Wednesday, June 09, 2010

Yet Another Snarky Question About Health Care

Yesterday I offered a tongue-in-cheek satirical post that provided answers to frequently asked questions about health care reform. The topic of health care is, of course, a serious one on which reasonable people (if you can find any nowadays) can disagree. Back on March 29th, I wrote a post titled Health Care Reform Yardstick in which I asked a few questions that nobody working the issues of health care reform appeared to be answering...or even considering. A week before that, on March 21st, I asked some other Questions About Health Care. If you want to go back and read those again, go ahead...I'll wait.


At the risk of sounding like a one-note trumpet, I still have all the same questions, and have so far amassed exactly NO answers. I even have a new one:

The "public option," which I understand to mean a single-payer, government-run national health-care insurance system, has been savagely vilified by many commentators whose arguments seem to boil down to one thing: I don't want any #$@%! government bureaucrat making decisions about my health care!

Well, here's a news flash for those of you who have been mindlessly parroting that old bromide: bureaucrats are already making decisions about your health care. The only difference is that they work for insurance companies, and not for the government. Remember, if you will, that insurance companies are profit-driven businesses...delivering health care insurance is their way of making money for their shareholders.

So riddle me this, Batman: is it worse to have decisions about your health care made by a government bureaucrat who (at least in theory) is a public servant not motivated by maximizing profits while minimizing costs, or by an insurance company worker whose livelihood depends on maximizing profits while minimizing costs?

I'm just asking the question...not advocating a position.

I was thinking about this because I recently received a letter from my insurance company titled: "Status of your out-of-pocket maximum." This letter told me that, as of May 29th, I had completed 0.71% of my annual out-of-pocket maximum, while Agnes had completed 0.00%. It went on to say that "Th(is) information is intended to help you understand and manage your health care spending."

So, what does this actually mean and how does it help me "understand and manage my health care spending?" If I get sick, I'm going to the doctor. If I have a painful toothache, I'm going to the dentist. What's to "understand and manage?" And what happens when I reach the (very large) "out of pocket maximum?" Does the insurance company start paying 100%? I don't think so.

No answers today, just more questions.

I've given up on getting the answers.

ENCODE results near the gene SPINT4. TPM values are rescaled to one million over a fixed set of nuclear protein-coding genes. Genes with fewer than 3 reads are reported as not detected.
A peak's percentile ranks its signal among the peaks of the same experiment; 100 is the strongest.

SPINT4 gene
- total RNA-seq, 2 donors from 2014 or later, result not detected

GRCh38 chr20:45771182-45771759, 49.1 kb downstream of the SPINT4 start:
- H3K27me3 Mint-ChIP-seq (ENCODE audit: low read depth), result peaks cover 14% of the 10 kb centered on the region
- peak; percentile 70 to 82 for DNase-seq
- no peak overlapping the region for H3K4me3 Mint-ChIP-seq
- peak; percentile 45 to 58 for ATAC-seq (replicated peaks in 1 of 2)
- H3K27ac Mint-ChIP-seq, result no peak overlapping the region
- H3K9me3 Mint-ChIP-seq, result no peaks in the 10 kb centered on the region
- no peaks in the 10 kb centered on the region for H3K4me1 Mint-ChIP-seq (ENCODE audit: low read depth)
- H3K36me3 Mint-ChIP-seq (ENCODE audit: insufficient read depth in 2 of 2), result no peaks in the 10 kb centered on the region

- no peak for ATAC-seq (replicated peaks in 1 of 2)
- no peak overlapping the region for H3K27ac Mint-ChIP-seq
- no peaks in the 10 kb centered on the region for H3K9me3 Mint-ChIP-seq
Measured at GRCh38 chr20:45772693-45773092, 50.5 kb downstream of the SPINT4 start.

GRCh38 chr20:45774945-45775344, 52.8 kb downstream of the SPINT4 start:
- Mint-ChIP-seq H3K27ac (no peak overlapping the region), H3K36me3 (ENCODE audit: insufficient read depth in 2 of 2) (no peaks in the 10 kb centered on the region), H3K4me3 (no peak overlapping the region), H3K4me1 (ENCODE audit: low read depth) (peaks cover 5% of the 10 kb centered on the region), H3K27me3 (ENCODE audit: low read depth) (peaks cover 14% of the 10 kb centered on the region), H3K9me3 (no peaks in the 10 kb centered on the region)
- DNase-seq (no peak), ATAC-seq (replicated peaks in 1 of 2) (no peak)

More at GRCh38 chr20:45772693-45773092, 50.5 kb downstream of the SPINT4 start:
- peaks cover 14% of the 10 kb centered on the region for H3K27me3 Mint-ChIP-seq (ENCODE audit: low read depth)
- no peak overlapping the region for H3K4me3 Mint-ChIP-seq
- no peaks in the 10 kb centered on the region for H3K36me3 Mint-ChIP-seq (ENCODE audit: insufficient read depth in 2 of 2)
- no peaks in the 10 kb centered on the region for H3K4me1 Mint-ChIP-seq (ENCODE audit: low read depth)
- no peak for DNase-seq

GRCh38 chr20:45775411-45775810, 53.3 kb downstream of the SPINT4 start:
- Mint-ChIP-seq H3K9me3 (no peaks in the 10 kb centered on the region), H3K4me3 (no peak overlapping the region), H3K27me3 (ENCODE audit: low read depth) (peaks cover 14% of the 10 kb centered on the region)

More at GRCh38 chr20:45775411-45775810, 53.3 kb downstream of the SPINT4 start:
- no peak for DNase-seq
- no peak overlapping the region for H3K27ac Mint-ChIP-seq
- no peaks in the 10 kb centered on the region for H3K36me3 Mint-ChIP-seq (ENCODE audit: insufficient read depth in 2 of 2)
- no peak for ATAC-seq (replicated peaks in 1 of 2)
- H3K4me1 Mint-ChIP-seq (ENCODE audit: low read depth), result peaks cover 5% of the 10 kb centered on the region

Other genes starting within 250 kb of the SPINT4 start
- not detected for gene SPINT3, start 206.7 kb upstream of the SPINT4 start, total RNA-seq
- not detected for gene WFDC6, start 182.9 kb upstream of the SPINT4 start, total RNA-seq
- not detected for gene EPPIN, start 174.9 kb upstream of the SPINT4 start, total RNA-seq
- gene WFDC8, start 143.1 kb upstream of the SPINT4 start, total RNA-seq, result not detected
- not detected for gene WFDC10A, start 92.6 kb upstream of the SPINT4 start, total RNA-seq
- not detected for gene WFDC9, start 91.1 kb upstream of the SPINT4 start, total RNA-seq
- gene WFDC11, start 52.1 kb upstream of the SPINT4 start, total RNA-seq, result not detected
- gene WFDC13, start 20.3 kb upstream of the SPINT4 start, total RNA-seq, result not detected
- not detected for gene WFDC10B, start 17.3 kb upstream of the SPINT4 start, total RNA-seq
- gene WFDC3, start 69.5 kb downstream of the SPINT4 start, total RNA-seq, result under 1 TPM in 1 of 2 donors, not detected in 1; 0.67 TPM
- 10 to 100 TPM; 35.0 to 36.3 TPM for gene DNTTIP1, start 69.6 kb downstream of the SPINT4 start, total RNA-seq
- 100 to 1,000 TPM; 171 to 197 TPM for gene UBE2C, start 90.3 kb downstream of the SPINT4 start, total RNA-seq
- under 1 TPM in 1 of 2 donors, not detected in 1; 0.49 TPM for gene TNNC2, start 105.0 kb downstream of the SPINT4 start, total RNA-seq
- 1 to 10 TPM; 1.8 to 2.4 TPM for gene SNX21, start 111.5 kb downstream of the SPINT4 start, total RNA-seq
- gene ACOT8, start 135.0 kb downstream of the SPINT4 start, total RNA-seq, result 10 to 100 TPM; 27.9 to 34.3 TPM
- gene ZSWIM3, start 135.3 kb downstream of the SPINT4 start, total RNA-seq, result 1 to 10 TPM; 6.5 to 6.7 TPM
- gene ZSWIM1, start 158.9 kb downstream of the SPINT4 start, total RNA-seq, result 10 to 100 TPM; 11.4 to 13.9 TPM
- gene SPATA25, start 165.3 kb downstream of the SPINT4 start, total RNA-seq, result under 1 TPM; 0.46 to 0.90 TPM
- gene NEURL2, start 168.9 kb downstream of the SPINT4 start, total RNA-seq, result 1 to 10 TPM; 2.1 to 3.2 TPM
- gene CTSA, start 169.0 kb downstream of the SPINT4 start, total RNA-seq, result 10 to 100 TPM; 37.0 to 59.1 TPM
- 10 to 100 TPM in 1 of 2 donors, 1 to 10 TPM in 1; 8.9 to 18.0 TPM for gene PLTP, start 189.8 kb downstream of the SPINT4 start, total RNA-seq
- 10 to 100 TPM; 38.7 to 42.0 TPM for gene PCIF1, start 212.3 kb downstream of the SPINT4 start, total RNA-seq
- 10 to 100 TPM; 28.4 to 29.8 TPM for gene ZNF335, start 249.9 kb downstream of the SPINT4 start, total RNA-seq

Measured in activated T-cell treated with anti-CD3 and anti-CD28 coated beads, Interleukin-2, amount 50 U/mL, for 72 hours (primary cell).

Have a good day. Stay can't afford not to.

More thoughts tomorrow.



Alex said...

Sadly, I think it means that you've got 99.29% to go before they cover everything.

The Mistress of the Dark said...

What I'm finding out is if you are older like my parents, the government is not covering certain meds, therefore thee insurance companies are following suit. In the last few months my mom and dad have had to change 3 of their medications because of something the government did. Pills that had been covered for years!!!

I'm really disappointed in what I'm seeing right now, when I was really excited for people before.

Me, I'm still paying too much and getting too little covered

Leslie said...

These people who don't want goverhment bureaucrats making their health care decisions don't realize that real death panels exist--they're called the insurance company.

Anonymous said...

The big deal is if you have a conflict with a private insurance company they can't put you in jail. A government bureaucrat has access to ultimate sanctions that private industry doesn't. If you are required by law to buy government insurance and you don't, you WILL go to jail. And guess who has all the power in an honest dispute.

Eminence Grise

Bilbo said...

Ah, Eminence...I should have known you would zero in on the mandatory insurance thing. I strongly disagree with that, as it happens - I don't think government at any level has the power to force people to have health insurance. That's stupid. And it's not the same as having a single-payer system as an alternative to commercial insurance. I don't know if one is better than the other or not...that's why I'm not advocating one or the other. But I do know that there has been no significant, rational discussion of the pros and cons of each. You can get screwed by a federal agency just as well as you can by a private company, and there will be corruption and venality no matter which way we go. But I think an honest discussion of all the alternatives is not a bad thing.

Mike said...

@EG - But if you go to jail at least you'll have health care.

Wv: astor - What you get on April 15th.

Jean-Luc Picard said...

Beaurocrats have been making decisions for us for years in Britain with the NHS and it still isn't right.